There are many recipes using coconut flour that I would like to use, but I don't have any and can't find any without ordering it online. I've got almond flour and chestnut flour that I have used for cookies/pancakes (not often, but a couple times in the last two months). Could I use one of those other flours in place of coconut and, if so, how might I need to change the recipes? More eggs? Butter? less/more cooking time? How does coconut flour compare to these other types of flours?
You can always get unsweetened dried coconut and mill it, either in a blender (tiny quantities so it moves), coffee grinder (best choice but clean it well and thow out your first batch if you use it for coffee) or with mortar and pestle. It is just super fine ground dried coconut, not something mysterious you have to buy.
That's really hard to do. Coconut flour is pretty unique. For instance it is super absorbent whereas almond flour is not. I would instead look for nut flour recipes that you can tweak to make paleo if they aren't already (very easy to do). Almond flour was pretty much all anyone used until a few years ago when coconut flour became more popular so it's really easy to find great almond/nut flour recipes.
If you insist on using a recipe that calls for coconut flour you need to make sure to cut down on your wet ingredients somehow or you will have a soupy mess on your hands. Alternatively you could try doubling the amount of nut flour and keep the wet ingredients the same. I'm not recommending this mind you but if you must that's what I'd do.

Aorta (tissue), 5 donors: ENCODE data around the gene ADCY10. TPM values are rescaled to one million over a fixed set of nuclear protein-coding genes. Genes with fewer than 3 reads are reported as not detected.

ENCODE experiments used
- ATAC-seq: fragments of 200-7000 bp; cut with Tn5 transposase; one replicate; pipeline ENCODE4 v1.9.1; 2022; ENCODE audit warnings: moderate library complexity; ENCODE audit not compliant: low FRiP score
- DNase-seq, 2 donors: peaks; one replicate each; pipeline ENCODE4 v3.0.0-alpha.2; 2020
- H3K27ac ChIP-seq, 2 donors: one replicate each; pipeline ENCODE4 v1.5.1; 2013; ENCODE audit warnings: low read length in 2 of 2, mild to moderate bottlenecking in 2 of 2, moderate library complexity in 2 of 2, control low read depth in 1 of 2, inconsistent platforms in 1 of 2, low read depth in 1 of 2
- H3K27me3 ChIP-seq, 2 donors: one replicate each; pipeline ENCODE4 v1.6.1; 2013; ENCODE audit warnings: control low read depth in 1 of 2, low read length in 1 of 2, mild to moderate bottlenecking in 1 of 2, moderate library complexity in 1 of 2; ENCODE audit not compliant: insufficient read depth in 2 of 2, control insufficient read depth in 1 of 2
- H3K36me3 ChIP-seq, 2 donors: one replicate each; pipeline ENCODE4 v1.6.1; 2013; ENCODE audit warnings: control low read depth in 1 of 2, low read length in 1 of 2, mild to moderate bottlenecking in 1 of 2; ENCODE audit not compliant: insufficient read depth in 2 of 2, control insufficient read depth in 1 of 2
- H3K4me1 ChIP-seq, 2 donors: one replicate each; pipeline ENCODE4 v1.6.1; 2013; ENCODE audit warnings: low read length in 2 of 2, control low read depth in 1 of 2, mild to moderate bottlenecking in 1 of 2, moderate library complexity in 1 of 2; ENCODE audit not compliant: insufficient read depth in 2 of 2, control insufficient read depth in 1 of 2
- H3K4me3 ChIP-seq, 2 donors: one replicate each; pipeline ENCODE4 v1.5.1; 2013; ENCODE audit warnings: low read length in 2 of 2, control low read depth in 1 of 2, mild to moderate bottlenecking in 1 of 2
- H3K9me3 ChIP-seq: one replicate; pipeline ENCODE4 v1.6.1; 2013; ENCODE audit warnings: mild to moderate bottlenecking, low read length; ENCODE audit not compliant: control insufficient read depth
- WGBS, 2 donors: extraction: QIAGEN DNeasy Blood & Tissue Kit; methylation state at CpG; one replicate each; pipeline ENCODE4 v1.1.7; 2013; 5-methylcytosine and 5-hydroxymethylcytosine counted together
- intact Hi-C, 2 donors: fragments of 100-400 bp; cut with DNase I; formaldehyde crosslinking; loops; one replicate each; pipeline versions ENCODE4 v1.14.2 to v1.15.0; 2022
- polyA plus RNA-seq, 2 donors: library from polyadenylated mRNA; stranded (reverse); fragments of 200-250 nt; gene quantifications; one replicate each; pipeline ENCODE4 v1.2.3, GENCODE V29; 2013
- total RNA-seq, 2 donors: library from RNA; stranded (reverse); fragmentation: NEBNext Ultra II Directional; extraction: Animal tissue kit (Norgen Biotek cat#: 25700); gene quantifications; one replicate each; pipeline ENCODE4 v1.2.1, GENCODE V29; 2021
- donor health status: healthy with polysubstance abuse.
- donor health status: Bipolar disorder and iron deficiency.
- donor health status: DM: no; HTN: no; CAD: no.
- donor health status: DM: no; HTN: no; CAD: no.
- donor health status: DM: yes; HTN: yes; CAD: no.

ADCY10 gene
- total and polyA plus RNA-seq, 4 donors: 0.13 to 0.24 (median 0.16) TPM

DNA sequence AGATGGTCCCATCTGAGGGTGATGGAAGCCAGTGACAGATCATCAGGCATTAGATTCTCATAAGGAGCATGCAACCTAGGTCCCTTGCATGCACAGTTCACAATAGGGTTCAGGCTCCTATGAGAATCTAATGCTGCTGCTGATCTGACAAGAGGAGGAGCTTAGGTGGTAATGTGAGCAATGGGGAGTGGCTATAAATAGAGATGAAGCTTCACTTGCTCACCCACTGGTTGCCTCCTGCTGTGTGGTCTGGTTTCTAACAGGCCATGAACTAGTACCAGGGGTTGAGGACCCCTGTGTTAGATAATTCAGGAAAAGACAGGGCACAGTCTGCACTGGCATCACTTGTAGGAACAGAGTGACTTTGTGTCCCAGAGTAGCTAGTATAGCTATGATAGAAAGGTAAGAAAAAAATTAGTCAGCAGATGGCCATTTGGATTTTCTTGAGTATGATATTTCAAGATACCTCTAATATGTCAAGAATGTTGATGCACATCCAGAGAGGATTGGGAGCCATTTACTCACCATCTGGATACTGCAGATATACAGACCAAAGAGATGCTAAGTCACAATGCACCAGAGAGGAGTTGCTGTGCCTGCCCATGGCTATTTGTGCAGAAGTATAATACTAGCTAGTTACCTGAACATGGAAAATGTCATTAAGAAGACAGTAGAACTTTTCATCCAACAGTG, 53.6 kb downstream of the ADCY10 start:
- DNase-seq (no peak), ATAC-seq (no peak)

(Laura and I must have been posting at the same time. My experience has been very different from hers but give it a try.)
As you posted this on May 23, my birthday!, and have over 2k views, with no upvote, I shall upvote you to celebrate the past 2011 Day of The Juba. Huzzah!
Yes you can use those nut flours as well as others instead of coconut flour. I would use both of them and perhaps add some tapioca starch as well for chewiness in your finished product. Don't really need to change the recipe as far as liquid or eggs or fat but realize that the flavor might be different in your recipe calling for coconut flour. Also I find that if the recipe is a risen item like muffins beating the whites of the eggs separately and folding them in gently gives me a better rise. Keep your nut flours in the freezer to increase their longevity. They can go rancid otherwise.
Coconut flour soaks up liquid like crazy, hence Shari's soupy mess. Better to look up a different recipe that uses nut flour, or just get the coconut flour online - I buy mine through Amazon in bulk, and it lasts a while. I use a lot of recipes from Elana's Pantry, and also use a general sub of 3:1 of almond:coconut flour for regular flour - ie., sub for 1 cup of wheat flour is 3/4c almond and 1/4c coconut, without adjusting the wet ingredients much (or adding a bit of water). Good luck!
I have a coconut allergy as well and was wondering what I could use instead of coconut flour for any of the recipes? I found I could use olive oil instead of coconut oil, so Davis you can use that if it calls for coconut oil.
Contaminated or not? Bulk Almond Flour 8 Answers
Coconut vs Almond Flour 11 Answers
Affordable flours for paleo baking 6 Answers